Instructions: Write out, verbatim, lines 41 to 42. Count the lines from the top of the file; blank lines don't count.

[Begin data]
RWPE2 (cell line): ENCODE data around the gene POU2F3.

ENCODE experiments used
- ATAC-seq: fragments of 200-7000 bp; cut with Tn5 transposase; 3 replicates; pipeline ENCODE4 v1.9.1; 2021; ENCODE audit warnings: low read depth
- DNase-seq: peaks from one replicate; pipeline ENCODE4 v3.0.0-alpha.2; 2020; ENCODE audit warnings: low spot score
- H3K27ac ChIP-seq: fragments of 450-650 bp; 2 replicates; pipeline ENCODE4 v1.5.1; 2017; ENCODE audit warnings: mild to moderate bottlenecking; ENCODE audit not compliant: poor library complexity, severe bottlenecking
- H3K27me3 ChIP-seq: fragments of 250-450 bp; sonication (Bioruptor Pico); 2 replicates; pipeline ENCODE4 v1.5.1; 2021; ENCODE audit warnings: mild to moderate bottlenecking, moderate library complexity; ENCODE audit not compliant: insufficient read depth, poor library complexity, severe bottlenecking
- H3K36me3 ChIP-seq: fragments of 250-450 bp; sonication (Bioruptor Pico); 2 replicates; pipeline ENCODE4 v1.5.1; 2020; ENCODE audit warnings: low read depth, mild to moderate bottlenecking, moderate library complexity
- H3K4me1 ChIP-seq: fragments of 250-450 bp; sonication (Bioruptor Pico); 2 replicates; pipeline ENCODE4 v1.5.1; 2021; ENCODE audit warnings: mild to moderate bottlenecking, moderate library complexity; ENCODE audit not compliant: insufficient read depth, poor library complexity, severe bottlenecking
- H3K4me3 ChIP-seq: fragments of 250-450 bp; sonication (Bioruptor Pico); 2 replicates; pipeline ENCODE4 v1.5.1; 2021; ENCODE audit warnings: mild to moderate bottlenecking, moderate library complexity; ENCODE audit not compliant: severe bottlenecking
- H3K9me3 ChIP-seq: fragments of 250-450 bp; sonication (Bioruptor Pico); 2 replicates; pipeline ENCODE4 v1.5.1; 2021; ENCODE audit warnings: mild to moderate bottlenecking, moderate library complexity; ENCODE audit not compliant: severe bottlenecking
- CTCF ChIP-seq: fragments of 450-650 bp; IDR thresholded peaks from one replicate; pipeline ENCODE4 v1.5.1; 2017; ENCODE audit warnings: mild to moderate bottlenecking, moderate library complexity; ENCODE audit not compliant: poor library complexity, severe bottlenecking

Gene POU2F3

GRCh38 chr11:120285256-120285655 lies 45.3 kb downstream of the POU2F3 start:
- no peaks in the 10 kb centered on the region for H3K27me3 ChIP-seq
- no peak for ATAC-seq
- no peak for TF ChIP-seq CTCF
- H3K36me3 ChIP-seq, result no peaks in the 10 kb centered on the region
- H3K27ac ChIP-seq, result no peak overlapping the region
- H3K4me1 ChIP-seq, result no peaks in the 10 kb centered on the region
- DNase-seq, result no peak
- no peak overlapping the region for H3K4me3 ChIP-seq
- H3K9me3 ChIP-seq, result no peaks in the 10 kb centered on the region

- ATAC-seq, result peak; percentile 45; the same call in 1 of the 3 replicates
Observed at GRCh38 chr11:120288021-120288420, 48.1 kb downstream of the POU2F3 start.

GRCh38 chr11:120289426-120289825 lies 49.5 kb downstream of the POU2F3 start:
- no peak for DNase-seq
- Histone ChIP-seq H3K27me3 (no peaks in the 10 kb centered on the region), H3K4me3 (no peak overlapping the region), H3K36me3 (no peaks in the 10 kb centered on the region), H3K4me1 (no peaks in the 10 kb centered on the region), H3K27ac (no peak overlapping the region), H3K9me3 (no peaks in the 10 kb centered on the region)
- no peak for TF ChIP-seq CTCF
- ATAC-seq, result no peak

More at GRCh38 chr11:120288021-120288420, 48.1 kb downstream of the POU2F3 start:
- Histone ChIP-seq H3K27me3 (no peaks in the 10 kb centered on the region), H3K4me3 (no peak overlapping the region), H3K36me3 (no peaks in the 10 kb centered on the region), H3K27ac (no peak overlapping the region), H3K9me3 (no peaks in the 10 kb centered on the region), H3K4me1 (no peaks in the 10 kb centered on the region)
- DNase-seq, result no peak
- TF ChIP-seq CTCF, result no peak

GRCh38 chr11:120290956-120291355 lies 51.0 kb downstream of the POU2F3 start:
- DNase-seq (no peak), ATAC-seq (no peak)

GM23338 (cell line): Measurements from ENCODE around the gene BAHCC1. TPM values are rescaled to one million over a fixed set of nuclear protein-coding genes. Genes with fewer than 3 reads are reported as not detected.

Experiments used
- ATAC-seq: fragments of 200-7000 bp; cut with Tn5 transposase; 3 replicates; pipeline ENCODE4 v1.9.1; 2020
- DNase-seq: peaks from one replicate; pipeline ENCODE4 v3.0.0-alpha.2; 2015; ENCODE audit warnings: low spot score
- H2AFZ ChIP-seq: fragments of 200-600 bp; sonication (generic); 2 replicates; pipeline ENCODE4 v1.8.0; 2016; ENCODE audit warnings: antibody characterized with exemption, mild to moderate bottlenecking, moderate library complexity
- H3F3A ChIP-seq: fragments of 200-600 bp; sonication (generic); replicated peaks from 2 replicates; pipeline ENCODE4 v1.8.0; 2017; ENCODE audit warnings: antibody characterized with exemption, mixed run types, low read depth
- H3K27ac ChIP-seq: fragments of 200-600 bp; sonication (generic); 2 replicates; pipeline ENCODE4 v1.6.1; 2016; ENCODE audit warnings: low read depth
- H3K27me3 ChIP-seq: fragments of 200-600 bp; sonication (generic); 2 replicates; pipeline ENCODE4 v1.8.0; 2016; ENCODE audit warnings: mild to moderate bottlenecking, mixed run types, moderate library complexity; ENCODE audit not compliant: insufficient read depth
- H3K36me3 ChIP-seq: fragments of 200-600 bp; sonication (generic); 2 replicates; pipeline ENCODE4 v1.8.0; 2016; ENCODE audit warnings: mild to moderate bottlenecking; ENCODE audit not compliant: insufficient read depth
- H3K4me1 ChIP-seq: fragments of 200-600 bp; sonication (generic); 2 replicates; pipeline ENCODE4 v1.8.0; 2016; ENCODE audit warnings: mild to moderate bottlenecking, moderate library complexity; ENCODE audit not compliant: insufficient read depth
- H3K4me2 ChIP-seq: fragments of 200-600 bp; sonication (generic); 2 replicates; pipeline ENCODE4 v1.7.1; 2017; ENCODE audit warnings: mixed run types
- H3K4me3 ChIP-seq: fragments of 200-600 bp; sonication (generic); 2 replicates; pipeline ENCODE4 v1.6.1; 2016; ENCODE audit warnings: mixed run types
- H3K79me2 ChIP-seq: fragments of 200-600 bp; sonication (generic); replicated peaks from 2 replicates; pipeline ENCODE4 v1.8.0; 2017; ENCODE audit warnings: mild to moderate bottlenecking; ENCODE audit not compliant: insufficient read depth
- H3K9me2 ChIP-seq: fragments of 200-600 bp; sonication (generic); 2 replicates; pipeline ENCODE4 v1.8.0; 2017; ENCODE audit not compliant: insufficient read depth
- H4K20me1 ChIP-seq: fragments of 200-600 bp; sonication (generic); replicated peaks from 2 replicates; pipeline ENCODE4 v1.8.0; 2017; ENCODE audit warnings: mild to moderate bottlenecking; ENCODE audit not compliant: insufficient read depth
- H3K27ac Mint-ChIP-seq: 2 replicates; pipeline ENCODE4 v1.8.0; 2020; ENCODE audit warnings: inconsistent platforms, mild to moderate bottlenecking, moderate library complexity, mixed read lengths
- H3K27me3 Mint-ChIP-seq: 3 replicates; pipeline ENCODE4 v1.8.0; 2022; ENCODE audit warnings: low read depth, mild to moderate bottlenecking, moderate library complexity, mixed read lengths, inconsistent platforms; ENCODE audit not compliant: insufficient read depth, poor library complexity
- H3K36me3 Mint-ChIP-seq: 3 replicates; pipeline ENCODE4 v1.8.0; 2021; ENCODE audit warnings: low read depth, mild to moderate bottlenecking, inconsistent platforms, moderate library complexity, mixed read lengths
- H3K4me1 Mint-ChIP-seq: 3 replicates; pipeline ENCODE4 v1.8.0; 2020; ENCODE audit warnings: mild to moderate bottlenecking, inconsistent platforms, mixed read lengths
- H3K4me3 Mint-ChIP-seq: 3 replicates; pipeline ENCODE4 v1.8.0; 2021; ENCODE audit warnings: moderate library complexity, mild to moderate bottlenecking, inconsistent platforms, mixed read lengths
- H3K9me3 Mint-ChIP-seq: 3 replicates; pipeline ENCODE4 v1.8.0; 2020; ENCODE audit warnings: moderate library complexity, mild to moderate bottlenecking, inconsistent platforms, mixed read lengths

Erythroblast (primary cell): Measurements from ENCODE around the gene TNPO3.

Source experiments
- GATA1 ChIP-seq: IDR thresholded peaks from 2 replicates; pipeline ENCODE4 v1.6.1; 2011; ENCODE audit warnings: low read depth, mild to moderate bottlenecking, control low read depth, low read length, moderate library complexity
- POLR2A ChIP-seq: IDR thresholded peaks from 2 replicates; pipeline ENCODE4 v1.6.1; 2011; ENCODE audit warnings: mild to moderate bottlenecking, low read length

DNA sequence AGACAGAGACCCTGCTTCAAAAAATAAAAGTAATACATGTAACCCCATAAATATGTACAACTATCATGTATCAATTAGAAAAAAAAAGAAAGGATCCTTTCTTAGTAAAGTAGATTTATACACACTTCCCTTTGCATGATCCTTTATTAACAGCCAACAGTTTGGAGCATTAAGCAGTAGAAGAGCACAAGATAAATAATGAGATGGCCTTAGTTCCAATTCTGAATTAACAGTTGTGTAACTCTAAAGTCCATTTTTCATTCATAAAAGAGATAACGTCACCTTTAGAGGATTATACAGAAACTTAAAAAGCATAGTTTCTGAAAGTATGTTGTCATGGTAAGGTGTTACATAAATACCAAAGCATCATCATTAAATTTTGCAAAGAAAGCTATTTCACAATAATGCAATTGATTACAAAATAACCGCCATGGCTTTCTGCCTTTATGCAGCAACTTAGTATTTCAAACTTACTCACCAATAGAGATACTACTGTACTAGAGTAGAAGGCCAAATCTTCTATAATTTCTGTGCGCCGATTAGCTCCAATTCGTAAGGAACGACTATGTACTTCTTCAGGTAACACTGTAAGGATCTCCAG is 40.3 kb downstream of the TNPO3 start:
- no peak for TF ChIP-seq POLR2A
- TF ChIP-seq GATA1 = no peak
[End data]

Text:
- H3F3A ChIP-seq: fragments of 200-600 bp; sonication (generic); replicated peaks from 2 replicates; pipeline ENCODE4 v1.8.0; 2017; ENCODE audit warnings: antibody characterized with exemption, mixed run types, low read depth
- H3K27ac ChIP-seq: fragments of 200-600 bp; sonication (generic); 2 replicates; pipeline ENCODE4 v1.6.1; 2016; ENCODE audit warnings: low read depth